A 56-year-old healthy female, a resident of Delhi for last 15 years, presented with right-sided nasal obstruction for last 1 month with recurrent history of similar complaint for past 6 months. She also complained of persistent headache, swelling on cheek and eye, and bleeding on blowing nose. Past history of purulent persistent nasal discharge was also elicited. General physical examination was unremarkable. Local examination showed presence of mild right eye proptosis with deviation to right and diffuse cheek swelling. Anterior rhinoscopy showed a firm, polypoidal vascular mass in right nasal cavity arising from the lateral wall, filling anterior naris and pushing septum to the left side, which bled on touch. Posterior rhinoscopy was unremarkable. Hematological and biochemical investigations were within normal limits. Erythrocyte sedimentation rate (ESR) was 25 mm in first hour.

Radiological findings were as follows: Computed tomography (CT) scan showed a right nasal mass with ethmoidal sinus involvement and was impinging the right maxillary sinus [Figure 1]. Patient was referred for fine needle aspiration (FNA) to rule out malignancy. Smears showed presence of foamy macrophages in a background of lymphocytes and plasma cells. These cells had central to eccentric nuclei with indistinct nucleoli [Figure 2]. Stains for acid fast bacilli (AFB), Grocott's silver methenamine, were negative. Gram's stain showed an occasional gram negative bacillus within the macrophage. The histiocytes were periodic acid Schiff (PAS) positive. No evidence of emperipolesis was noted. Acute onchronic inflammatory lesion with suggestion for excision and histological examination to rule out rhinoscleroma/underlying malignancy was signed out.{Figure 1}{Figure 2}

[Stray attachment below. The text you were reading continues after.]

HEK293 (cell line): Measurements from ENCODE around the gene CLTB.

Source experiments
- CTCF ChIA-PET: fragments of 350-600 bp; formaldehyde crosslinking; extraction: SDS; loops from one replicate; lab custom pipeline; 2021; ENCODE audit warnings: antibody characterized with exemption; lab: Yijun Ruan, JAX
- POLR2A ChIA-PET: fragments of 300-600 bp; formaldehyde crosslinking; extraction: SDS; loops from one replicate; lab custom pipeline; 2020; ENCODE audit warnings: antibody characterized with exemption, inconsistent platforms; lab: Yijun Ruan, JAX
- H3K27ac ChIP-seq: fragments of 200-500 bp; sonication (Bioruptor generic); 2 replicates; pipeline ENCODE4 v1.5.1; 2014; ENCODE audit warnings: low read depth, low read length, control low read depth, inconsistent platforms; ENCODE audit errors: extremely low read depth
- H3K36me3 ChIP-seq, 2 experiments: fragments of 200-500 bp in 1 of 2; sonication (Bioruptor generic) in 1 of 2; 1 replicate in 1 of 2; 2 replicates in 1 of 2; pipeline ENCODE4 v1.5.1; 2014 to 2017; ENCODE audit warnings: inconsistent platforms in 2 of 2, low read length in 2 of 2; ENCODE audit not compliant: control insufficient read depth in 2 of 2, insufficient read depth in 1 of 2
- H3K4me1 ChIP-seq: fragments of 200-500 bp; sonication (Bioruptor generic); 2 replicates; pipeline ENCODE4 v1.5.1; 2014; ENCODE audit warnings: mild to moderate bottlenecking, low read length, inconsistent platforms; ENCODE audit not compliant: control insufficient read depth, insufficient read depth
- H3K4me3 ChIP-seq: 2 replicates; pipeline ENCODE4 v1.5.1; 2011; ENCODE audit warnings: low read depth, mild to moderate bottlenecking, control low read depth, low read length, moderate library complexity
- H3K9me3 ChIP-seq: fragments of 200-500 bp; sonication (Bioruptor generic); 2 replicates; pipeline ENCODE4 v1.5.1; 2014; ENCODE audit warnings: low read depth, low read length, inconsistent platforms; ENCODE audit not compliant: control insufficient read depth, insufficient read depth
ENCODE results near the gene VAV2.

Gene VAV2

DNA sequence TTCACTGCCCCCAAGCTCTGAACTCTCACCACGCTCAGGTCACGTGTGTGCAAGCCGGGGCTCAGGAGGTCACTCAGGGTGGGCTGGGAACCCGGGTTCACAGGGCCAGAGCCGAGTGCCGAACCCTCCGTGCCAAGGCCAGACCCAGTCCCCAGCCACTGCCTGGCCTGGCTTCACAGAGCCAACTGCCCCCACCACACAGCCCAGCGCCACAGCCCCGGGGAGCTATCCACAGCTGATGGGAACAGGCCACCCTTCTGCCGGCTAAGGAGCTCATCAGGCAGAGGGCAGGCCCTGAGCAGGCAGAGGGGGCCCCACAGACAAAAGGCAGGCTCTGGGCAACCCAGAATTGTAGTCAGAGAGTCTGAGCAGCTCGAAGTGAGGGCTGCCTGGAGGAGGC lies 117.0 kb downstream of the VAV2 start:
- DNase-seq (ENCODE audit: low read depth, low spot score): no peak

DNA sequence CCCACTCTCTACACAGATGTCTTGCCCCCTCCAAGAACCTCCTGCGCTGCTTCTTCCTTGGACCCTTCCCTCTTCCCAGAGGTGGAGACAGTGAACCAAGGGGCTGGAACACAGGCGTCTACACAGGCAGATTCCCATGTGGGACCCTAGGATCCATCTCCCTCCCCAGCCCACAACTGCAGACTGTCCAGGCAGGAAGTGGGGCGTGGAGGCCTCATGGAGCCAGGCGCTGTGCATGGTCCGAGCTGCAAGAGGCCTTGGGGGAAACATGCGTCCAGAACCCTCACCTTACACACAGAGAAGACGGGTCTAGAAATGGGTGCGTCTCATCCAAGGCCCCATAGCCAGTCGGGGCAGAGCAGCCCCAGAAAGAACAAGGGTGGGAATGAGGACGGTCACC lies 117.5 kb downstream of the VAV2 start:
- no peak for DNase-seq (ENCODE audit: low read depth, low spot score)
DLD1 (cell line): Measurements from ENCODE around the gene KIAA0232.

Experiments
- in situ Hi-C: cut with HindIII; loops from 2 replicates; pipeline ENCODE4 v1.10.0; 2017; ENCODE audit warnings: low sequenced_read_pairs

Histopathological examination of multiple firm to friable bits submitted showed pseudoepitheliomatous hyperplasia of the overlying epithelium. Underlying zone was densely infiltrated by chronic inflammatory cells comprising of lymphocytes, plasma cells, and groups of large vacuolated histiocytes with single or multiple cytoplasmic vacuoles and small centrally or peripherally located nuclei (Mikulicz cells). Nuclear chromatin was fine with indistinct nucleoli [Figure 3]. An occasional cell showed intracellular gram negative bacilli. Russell bodies were also noted. An occasional ill-formed noncaseating granuloma comprising of epitheliod cells and lymphocytes were seen. Special stain (PAS) and immunostain CD 68 (mouse monoclonal PG-M1 clone, 1:40 ABC Technique, DBS, Lyon, France) [Figure 4] were helpful in aiding the diagnosis. Microbiological cultures established the exact causative microorganism (Klebsiella rhinoscleromatis).{Figure 3}{Figure 4}